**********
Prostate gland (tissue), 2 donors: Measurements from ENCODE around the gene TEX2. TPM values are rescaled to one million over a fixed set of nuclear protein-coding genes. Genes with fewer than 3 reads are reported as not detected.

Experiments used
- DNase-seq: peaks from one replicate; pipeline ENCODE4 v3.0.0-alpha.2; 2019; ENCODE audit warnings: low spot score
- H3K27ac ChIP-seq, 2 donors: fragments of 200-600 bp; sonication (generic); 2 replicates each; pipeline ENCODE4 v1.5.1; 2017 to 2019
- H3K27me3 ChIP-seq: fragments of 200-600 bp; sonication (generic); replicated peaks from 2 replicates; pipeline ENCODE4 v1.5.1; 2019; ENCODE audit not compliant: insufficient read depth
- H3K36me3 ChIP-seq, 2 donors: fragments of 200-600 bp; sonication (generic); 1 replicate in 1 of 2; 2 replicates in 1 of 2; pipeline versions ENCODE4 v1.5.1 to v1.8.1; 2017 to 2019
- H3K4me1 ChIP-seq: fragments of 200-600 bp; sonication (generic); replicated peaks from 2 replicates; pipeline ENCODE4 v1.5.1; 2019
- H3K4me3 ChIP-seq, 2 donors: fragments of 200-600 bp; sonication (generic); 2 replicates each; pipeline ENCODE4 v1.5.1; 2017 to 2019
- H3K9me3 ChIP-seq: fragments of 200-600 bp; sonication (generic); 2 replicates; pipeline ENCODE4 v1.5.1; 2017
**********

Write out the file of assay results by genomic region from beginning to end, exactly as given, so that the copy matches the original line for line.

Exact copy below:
Prostate gland (tissue), 2 donors: Measurements from ENCODE around the gene TEX2. TPM values are rescaled to one million over a fixed set of nuclear protein-coding genes. Genes with fewer than 3 reads are reported as not detected.

Experiments used
- DNase-seq: peaks from one replicate; pipeline ENCODE4 v3.0.0-alpha.2; 2019; ENCODE audit warnings: low spot score
- H3K27ac ChIP-seq, 2 donors: fragments of 200-600 bp; sonication (generic); 2 replicates each; pipeline ENCODE4 v1.5.1; 2017 to 2019
- H3K27me3 ChIP-seq: fragments of 200-600 bp; sonication (generic); replicated peaks from 2 replicates; pipeline ENCODE4 v1.5.1; 2019; ENCODE audit not compliant: insufficient read depth
- H3K36me3 ChIP-seq, 2 donors: fragments of 200-600 bp; sonication (generic); 1 replicate in 1 of 2; 2 replicates in 1 of 2; pipeline versions ENCODE4 v1.5.1 to v1.8.1; 2017 to 2019
- H3K4me1 ChIP-seq: fragments of 200-600 bp; sonication (generic); replicated peaks from 2 replicates; pipeline ENCODE4 v1.5.1; 2019
- H3K4me3 ChIP-seq, 2 donors: fragments of 200-600 bp; sonication (generic); 2 replicates each; pipeline ENCODE4 v1.5.1; 2017 to 2019
- H3K9me3 ChIP-seq: fragments of 200-600 bp; sonication (generic); 2 replicates; pipeline ENCODE4 v1.5.1; 2017